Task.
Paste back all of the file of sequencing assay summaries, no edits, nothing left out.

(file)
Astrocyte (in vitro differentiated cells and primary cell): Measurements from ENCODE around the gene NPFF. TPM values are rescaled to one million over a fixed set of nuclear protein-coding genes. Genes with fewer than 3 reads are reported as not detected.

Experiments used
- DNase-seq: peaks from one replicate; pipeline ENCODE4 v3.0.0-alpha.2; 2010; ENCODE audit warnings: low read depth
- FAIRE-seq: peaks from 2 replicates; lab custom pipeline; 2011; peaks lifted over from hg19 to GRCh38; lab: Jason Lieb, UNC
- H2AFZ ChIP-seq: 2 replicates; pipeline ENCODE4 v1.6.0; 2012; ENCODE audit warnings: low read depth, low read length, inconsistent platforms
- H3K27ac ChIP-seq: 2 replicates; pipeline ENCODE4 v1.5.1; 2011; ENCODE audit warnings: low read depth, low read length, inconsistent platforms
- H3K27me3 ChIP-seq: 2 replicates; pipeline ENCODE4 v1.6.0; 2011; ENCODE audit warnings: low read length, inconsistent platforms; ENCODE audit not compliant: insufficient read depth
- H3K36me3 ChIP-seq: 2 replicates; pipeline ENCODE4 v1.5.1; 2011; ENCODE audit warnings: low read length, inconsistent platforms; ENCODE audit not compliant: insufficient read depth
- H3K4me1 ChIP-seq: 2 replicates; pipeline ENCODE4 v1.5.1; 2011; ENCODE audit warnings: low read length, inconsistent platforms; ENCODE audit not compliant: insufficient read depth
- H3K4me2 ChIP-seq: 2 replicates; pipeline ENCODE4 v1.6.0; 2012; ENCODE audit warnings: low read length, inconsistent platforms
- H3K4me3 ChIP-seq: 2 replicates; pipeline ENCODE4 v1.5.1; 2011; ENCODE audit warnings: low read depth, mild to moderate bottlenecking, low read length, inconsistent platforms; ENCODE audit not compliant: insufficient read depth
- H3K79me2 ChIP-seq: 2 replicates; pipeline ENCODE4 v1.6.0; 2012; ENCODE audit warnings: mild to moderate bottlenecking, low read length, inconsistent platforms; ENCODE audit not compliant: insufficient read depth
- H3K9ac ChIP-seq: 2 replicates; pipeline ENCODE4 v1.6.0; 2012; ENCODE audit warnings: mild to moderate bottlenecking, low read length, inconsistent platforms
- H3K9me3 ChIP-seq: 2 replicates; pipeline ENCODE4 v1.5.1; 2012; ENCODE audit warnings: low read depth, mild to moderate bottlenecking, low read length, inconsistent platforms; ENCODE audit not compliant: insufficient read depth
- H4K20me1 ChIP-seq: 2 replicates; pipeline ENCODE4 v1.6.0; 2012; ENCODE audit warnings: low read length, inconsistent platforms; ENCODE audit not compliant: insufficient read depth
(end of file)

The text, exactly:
Astrocyte (in vitro differentiated cells and primary cell): Measurements from ENCODE around the gene NPFF. TPM values are rescaled to one million over a fixed set of nuclear protein-coding genes. Genes with fewer than 3 reads are reported as not detected.

Experiments used
- DNase-seq: peaks from one replicate; pipeline ENCODE4 v3.0.0-alpha.2; 2010; ENCODE audit warnings: low read depth
- FAIRE-seq: peaks from 2 replicates; lab custom pipeline; 2011; peaks lifted over from hg19 to GRCh38; lab: Jason Lieb, UNC
- H2AFZ ChIP-seq: 2 replicates; pipeline ENCODE4 v1.6.0; 2012; ENCODE audit warnings: low read depth, low read length, inconsistent platforms
- H3K27ac ChIP-seq: 2 replicates; pipeline ENCODE4 v1.5.1; 2011; ENCODE audit warnings: low read depth, low read length, inconsistent platforms
- H3K27me3 ChIP-seq: 2 replicates; pipeline ENCODE4 v1.6.0; 2011; ENCODE audit warnings: low read length, inconsistent platforms; ENCODE audit not compliant: insufficient read depth
- H3K36me3 ChIP-seq: 2 replicates; pipeline ENCODE4 v1.5.1; 2011; ENCODE audit warnings: low read length, inconsistent platforms; ENCODE audit not compliant: insufficient read depth
- H3K4me1 ChIP-seq: 2 replicates; pipeline ENCODE4 v1.5.1; 2011; ENCODE audit warnings: low read length, inconsistent platforms; ENCODE audit not compliant: insufficient read depth
- H3K4me2 ChIP-seq: 2 replicates; pipeline ENCODE4 v1.6.0; 2012; ENCODE audit warnings: low read length, inconsistent platforms
- H3K4me3 ChIP-seq: 2 replicates; pipeline ENCODE4 v1.5.1; 2011; ENCODE audit warnings: low read depth, mild to moderate bottlenecking, low read length, inconsistent platforms; ENCODE audit not compliant: insufficient read depth
- H3K79me2 ChIP-seq: 2 replicates; pipeline ENCODE4 v1.6.0; 2012; ENCODE audit warnings: mild to moderate bottlenecking, low read length, inconsistent platforms; ENCODE audit not compliant: insufficient read depth
- H3K9ac ChIP-seq: 2 replicates; pipeline ENCODE4 v1.6.0; 2012; ENCODE audit warnings: mild to moderate bottlenecking, low read length, inconsistent platforms
- H3K9me3 ChIP-seq: 2 replicates; pipeline ENCODE4 v1.5.1; 2012; ENCODE audit warnings: low read depth, mild to moderate bottlenecking, low read length, inconsistent platforms; ENCODE audit not compliant: insufficient read depth
- H4K20me1 ChIP-seq: 2 replicates; pipeline ENCODE4 v1.6.0; 2012; ENCODE audit warnings: low read length, inconsistent platforms; ENCODE audit not compliant: insufficient read depth